The Miami Herald
January 2, 2001

 Suspects in nun's slaying say they were sent by God

 The world is going to end, `prophets' tell St. Lucia police

 Associated Press

 CASTRIES, St. Lucia -- Two men who attacked worshipers in a cathedral on this
 small Caribbean island, setting them ablaze and killing an Irish nun, told police
 they were sent by God to combat corruption in the Roman Catholic Church.

 ``The way they're talking is that the world is going to end and that the time had
 come for what they had to do,'' police Inspector Gregory Montoute said Monday.

 The suspects -- Kim John, 20, and Francis Phillip, 34 -- identified themselves as
 Rastafarians, Montoute said. Police spokesman Albert Fregis said St. Lucia's
 Rastafarian leaders denounced the Sunday attack at the Basilica of the
 Immaculate Conception in this port town.

 Monsignor Theophilus Joseph, the cathedral's administrator, said John told police
 ``that God asked him to do it because there is so much corruption in the Catholic

 The men told police they were ``prophets'' sent by Haile Selassie, the late
 Ethiopian emperor worshiped by Rastafarians.

 Police said they do not think the men belonged to an organized group.

 Rastafarianism, followed by perhaps one million people worldwide, emerged in
 Jamaica and spread throughout the Caribbean in the 1930s out of the anger felt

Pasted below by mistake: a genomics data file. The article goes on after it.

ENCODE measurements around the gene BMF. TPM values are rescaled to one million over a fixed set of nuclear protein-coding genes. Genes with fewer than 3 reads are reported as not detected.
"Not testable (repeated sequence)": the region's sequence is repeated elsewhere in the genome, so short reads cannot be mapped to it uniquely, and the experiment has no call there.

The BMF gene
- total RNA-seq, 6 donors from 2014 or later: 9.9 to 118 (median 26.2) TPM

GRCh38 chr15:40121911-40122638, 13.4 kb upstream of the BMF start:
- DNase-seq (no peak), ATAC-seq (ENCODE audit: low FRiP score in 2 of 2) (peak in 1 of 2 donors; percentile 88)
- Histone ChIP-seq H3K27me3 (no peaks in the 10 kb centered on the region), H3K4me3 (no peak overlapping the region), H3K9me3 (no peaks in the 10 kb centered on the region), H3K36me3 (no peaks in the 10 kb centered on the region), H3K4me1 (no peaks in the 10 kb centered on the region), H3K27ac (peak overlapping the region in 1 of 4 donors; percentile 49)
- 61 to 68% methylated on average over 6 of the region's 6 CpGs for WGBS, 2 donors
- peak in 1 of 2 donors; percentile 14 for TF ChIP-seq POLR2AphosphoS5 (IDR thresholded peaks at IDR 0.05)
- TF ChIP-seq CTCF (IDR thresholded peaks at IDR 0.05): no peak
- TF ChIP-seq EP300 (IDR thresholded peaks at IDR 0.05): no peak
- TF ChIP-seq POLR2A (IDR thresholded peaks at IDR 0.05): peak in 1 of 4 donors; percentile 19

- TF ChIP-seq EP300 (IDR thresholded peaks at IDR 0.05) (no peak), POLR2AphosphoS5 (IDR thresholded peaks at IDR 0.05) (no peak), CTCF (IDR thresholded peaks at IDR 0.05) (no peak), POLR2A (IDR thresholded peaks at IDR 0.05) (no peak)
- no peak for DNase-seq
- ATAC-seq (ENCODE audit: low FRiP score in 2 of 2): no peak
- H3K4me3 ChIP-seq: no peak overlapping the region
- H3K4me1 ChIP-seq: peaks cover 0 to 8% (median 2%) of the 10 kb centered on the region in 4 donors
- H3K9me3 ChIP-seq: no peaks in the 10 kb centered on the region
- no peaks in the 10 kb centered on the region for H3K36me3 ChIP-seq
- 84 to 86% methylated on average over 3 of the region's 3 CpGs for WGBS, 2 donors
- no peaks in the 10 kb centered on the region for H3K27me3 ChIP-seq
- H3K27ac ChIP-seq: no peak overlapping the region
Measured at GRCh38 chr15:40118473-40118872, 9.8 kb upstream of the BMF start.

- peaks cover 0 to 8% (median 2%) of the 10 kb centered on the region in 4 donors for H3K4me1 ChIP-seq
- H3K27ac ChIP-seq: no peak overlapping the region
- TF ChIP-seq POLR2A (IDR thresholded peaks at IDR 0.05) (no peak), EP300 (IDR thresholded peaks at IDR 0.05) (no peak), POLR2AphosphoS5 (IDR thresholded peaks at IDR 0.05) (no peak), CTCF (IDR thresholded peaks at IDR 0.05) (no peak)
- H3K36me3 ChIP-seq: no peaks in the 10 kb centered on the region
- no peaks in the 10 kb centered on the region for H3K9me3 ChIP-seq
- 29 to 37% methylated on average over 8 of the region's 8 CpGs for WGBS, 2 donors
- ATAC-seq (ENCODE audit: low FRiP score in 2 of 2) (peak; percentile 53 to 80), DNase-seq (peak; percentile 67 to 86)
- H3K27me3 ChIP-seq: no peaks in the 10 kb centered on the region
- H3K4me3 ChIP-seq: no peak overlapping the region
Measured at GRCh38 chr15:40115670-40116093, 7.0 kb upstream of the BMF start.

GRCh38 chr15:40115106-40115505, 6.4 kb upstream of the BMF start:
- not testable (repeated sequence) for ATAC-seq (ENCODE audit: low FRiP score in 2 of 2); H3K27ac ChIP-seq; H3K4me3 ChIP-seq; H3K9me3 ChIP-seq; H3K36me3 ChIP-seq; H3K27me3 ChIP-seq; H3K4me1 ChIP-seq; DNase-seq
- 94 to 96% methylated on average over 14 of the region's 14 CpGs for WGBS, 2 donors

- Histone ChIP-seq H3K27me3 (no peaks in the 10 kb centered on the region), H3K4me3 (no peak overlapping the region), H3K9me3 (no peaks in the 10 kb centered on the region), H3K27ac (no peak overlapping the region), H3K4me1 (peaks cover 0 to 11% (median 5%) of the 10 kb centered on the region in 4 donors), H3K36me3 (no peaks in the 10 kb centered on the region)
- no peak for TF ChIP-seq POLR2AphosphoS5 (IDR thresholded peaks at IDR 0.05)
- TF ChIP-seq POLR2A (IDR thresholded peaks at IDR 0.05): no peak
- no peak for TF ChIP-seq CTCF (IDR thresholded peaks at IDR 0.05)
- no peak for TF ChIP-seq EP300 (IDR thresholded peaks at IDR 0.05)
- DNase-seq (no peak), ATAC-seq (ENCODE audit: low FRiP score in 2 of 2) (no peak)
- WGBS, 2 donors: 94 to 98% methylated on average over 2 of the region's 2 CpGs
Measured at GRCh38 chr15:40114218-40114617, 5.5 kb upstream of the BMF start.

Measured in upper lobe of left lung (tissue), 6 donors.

by descendants of slaves with the colonial powers' oppression of blacks. It is
 based on peaceful principles. Adherents are often noted for their belief that
 marijuana encourages the calm necessary for religious meditation.

 The attack Sunday occurred while more than 400 people were inside the
 cathedral. The men burst in carrying machetes and a blowtorch while many
 worshipers lined the aisles preparing to take communion, police and witnesses

 One of the attackers doused people with a flammable liquid, while another used a
 blowtorch to ignite the flames, witnesses said. Police said the attackers hacked
 at people with the machetes. But Joseph, the cathedral administrator, said the
 intruders beat people with pieces of wood and used torches to set worshipers

 The attackers then made their way to the altar, where they set fire to the Rev.
 Charles Gaillard, injured an altar server and burned the altar.

 Gaillard, who suffered a collapsed lung and third-degree burns over his body, was
 flown to Martinique for treatment. He was in critical condition. At least 12 other
 people were hospitalized, and five were in critical condition Monday, police said.

 The slain nun was identified as Sister Theresa Egan, 72, of Ireland. She belonged
 to the Order of St. Joseph of Cluny, an Irish order that has been involved in
 education programs on the island for nearly 100 years.

 Egan had lived in St. Lucia for decades.

 After the attack, worshipers grabbed John and held him until police arrived. Phillip
 was captured Monday morning in the suburb of Pave.